The Meyerband

MEYERBANDStop me if you’ve heard this one before… A talented group of siblings dedicate their youth to bluegrass music and attract attention for their skill and depth of understanding while still in their teens.

Meyerband, previously know as Meyer Bluegrass Band, has released a debut EP project. Before you say, ‘here we go again,’ there are several things about this bunch that set them apart.

As we’ve mentioned before, the family band is a commonplace in the bluegrass world, and while not wholly unique to our genre, it occurs with enough regularity to have become a recognized stereotype. In this case, though, John, Mary, David and Jimmy Meyer defy the norm by having come to the music themselves. Their parents didn’t form a little band as a family activity, or push them out on stage.

But their folks aren’t completely off the hook. John, the oldest at 21, tells us that the whole thing got started when his mom picked him up a yard sale banjo for $50. He caught the bug, taking lessons in southwestern Missouri from Larry Smith. Before long, his younger sister and brother started lessons soon as well, and, voila… they had a family band.

John’s still on banjo, David (19) is on guitar, Mary (17) is on mandolin, and Jimmy (15) handles the bass. The three older sibs take care of lead vocals and all have lovely voices that blend as only family harmony can. They have developed a solid grounding in contemporary and traditional bluegrass on the contest circuit, having won the SPBGMA band contest in 2013, and the Silver dollar City competition in 2009, only a year after taking the stage together for the first time.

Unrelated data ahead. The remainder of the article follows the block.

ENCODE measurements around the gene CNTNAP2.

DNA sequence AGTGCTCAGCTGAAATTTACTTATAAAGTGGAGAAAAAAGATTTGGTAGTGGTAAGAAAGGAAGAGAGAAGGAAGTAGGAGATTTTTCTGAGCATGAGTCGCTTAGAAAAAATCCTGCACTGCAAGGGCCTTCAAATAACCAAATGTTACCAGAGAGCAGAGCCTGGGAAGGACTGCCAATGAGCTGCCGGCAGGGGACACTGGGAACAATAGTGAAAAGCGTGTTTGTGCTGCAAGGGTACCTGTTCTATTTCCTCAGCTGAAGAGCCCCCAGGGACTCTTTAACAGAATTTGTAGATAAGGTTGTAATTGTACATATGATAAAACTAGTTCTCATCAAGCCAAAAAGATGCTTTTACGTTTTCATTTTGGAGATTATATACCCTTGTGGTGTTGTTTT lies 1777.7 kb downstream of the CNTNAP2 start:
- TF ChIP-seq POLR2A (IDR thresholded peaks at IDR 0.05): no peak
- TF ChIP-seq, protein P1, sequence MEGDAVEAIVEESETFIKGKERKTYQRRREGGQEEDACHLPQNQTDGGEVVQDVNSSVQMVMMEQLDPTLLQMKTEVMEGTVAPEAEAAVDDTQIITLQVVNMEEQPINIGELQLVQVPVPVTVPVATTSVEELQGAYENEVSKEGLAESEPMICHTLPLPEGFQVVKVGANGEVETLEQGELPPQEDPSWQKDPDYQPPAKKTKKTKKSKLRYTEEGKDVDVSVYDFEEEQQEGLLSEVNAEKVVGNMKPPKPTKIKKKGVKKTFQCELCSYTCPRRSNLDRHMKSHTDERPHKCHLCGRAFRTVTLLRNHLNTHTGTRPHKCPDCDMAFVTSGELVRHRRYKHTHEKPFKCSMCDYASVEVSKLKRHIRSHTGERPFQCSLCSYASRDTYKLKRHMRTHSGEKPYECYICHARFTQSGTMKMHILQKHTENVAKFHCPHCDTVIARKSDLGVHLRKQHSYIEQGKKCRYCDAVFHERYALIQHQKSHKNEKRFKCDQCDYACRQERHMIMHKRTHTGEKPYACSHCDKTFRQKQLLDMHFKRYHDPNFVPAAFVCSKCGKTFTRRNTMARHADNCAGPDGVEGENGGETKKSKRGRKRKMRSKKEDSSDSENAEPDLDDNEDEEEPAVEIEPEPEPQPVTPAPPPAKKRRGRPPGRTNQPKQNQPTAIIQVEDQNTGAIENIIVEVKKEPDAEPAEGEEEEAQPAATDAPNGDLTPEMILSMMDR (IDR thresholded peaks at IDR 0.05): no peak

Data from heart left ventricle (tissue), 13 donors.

These kids can pick and sing, and the family has moved from Missouri to Nashville to offer them greater opportunities in the music business. Their abilities are such that they could attract mega-producer/engineer Bil Vorndick to work with them on this project. It’s a professional job, as you might expect.

These five songs on Meyerband offer a taste of what these four fast developing grassers can do, with more than a hint of much bigger things on the horizon. Already, John and David are solid, professional level players, either of which could step in to a touring road band right now. Mary and Jimmy are both better than capable pickers, and will surely quickly reach their older brothers’ level in no time.

Opening up we hear a hard-driving version of The Beatles’ Can’t Buy Me Love sung by David, followed by a mellow version of That’s Just Me, from Billy Currington’s self-titled 2003 album. Mary gets her chance to shine on I Wanna Live Like That, a Larry Wayne Clark and Cathy-Anne McClintock composition that Vorndick suggested.

Stay With Me is a duet by John and Mary, a number they wrote together. It’s a standout, showing how well the Meyers handle acoustic country as well as bluegrass, and the CD closes with John Saw, a popular Southern Gospel song, which is performed in a straight ahead grass style.


Like any young outfit, Meyerband is in its earliest stages. This CD is strong, but not as strong as their live show. More than anything, what these kids have is promise and potential, and they have it by the bushel.

The CD is available from the band web site, where you can hear audio samples from the various tracks. Let’s hope they continue playing together, develop those songwriting chops, and keep making bluegrass for many years to come.

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About the Author

John Lawless

John had served as primary author and editor for The Bluegrass Blog from its launch in 2006 until being folded into Bluegrass Today in September of 2011. He continues in that capacity here, managing a strong team of columnists and correspondents.